All the moving parts and how they work
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A WORD FROM THE MAYOR
What do San Bernardino, California, Orlando, Florida, Chicago, Illinois, Philadelphia, Pennsylvania and New York City, New York all have in common with Pearsall, Texas? Well, you could make lists and guess for hours and not come up with this one, but the US Census Bureau wanted feedback on the data gathering process they perform every ten years. They picked six cities across the wide expanses of the good ol’ US of A to hold these meetings in and they came up with the following cities: San Bernardino, Orlando, Chicago, Philadelphia, New York City and yes, that’s right, Pearsall. We were the sixth city. There are roughly 20,000 incorporated cities, towns and villages in America, and they picked us, along with those other larger metropolises. I’m not sure lining up with those big cities is a good thing or not, but nonetheless, we get to join the ranks with those other cities to let our voices be heard.
Last Tuesday on November 1, the Census Bureau was here for this meeting and I had the chance to ask the narrator “why Pearsall”? I thought it was pretty neat and a good move by the Bureau to solicit feedback and at the same time provide general information about the role of the Bureau. We are part of the Denver region of the Census Bureau and they wanted a rural community from Middle America. The Bureau input specific algorithms to list cities that meet those conditions and Pearsall came up, along with a number of other cities. The narrator was the one that got to choose and being from Texas, she was familiar with South Texas…so I was told that’s how we were chosen.
The meeting was put on by the Bureau and attended by officials from the cities of Pearsall and Dilley, Frio County and Frio Regional Hospital. The narrator provided data on the history of the Bureau. The census is mandated by the US Constitution to take place every ten years. The first census was taken in 1790 and there have been 23 censuses taken since that time. The Census Bureau is not a policy making agency, it simply gathers data and is a part of the US Department of Commerce. Some of the many uses of the data is for the apportionment of federal funds, programs and re-districting. The agency provides data for infrastructure and planning, military and disaster responses, economic analysis, commercial investment and various other purposes. The first census in 1790 reported four million people living in the US, the 2020 census reported 331 million. Interestingly, in the span of my lifetime, 62 years, the US population has added 150 million folks, almost double from the year of my birth.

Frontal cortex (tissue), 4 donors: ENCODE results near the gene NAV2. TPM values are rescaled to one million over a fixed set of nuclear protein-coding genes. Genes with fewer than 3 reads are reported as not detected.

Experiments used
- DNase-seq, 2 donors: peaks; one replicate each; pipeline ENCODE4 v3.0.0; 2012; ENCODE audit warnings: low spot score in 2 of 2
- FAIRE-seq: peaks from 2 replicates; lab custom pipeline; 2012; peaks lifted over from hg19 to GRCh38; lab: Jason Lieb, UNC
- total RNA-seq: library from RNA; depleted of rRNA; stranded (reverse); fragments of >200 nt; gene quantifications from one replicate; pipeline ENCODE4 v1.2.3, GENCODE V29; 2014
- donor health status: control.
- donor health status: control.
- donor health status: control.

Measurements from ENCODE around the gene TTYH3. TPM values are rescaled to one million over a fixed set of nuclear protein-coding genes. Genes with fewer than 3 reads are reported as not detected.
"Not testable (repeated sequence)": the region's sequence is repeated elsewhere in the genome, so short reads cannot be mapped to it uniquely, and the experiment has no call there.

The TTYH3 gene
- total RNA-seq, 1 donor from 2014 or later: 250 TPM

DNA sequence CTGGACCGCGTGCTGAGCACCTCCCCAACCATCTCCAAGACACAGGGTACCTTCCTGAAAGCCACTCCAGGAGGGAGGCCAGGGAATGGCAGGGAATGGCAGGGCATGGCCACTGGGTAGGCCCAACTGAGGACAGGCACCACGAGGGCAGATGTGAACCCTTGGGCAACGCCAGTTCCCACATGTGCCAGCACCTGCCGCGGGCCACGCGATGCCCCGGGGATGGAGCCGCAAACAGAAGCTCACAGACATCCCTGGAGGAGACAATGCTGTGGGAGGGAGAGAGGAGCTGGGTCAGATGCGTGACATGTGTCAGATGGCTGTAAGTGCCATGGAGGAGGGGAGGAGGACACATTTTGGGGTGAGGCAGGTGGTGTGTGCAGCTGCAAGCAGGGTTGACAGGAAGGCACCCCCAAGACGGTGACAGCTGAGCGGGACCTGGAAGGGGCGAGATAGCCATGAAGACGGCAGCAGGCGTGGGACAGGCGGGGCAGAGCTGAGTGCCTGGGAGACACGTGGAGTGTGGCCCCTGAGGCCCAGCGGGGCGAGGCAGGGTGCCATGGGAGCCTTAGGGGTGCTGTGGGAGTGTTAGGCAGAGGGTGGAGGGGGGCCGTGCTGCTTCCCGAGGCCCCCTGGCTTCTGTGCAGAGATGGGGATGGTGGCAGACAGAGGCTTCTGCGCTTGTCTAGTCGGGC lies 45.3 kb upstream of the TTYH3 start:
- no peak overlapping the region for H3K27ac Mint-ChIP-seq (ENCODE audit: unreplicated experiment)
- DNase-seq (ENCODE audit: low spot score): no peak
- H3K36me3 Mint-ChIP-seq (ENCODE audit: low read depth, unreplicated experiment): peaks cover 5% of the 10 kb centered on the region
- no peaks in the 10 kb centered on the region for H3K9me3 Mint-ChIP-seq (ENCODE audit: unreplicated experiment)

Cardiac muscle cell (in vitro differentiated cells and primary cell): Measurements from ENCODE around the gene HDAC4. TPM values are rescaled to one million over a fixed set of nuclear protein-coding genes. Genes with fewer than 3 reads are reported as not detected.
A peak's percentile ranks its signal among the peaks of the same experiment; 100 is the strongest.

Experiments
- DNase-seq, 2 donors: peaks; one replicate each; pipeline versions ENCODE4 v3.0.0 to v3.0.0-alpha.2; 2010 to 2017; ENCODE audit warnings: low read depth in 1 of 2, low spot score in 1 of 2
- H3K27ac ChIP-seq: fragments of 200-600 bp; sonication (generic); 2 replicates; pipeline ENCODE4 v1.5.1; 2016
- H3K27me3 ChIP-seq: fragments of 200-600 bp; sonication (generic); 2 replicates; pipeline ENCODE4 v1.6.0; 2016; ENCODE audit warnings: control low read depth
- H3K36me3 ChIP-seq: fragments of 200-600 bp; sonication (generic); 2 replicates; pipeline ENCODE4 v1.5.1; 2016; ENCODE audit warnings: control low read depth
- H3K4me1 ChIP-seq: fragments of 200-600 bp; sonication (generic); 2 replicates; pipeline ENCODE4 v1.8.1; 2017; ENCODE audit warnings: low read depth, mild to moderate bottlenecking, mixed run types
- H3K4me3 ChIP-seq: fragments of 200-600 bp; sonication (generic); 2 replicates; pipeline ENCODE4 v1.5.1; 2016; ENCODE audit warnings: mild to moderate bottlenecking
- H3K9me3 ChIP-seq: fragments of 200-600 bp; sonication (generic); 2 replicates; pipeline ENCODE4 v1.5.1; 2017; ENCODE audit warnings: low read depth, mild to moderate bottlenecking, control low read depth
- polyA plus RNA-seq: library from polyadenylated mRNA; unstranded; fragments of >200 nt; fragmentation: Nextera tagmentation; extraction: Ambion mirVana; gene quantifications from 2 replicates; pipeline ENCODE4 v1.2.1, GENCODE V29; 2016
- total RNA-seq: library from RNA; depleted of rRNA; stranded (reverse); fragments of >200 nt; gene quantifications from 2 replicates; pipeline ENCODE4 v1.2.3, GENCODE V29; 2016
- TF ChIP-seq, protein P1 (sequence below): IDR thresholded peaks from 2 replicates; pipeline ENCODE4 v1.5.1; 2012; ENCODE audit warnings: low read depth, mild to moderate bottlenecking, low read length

The other thing we learned is that the census focuses on counting by residences. They count all people in those residences and not just citizens, but resident or nonresident, legal or illegal, because all use roads, services and infrastructure. They seek to determine with as high a degree of accuracy as possible, race, nationality, sex, age and relation to those in the residence. It can get complicated but they have a system for counting RV Park Snow Birds, kids in college, overseas military members, folks that live in apartments, nursing homes, and jails, those here on work visas and citizens that may travel and work overseas. They report a success rate of gathering data on 99.5% of all residences in the country. They pull random samples and check for accuracy and report they have time proven systems in place that let them gage the accuracy of the data. No wonder they start working on the next census 10 years in advance.
The Census Bureau is still gathering input and if you would like to make a comment or suggestion about the 2030 Census, go to www.federalregister.gov and search for 2030 Census. They have a site set up that will welcome your comments. This site will be open until November 15, 2022.
Very interesting to get to serve in a position where one can see all the many parts of the wheel that work and how they work together to make our community, our state and our nation what it is.
God Bless the City of Pearsall, the County of Frio, the State of Texas, the United States of America and You.
Ben T. Briscoe
Mayor of Pearsall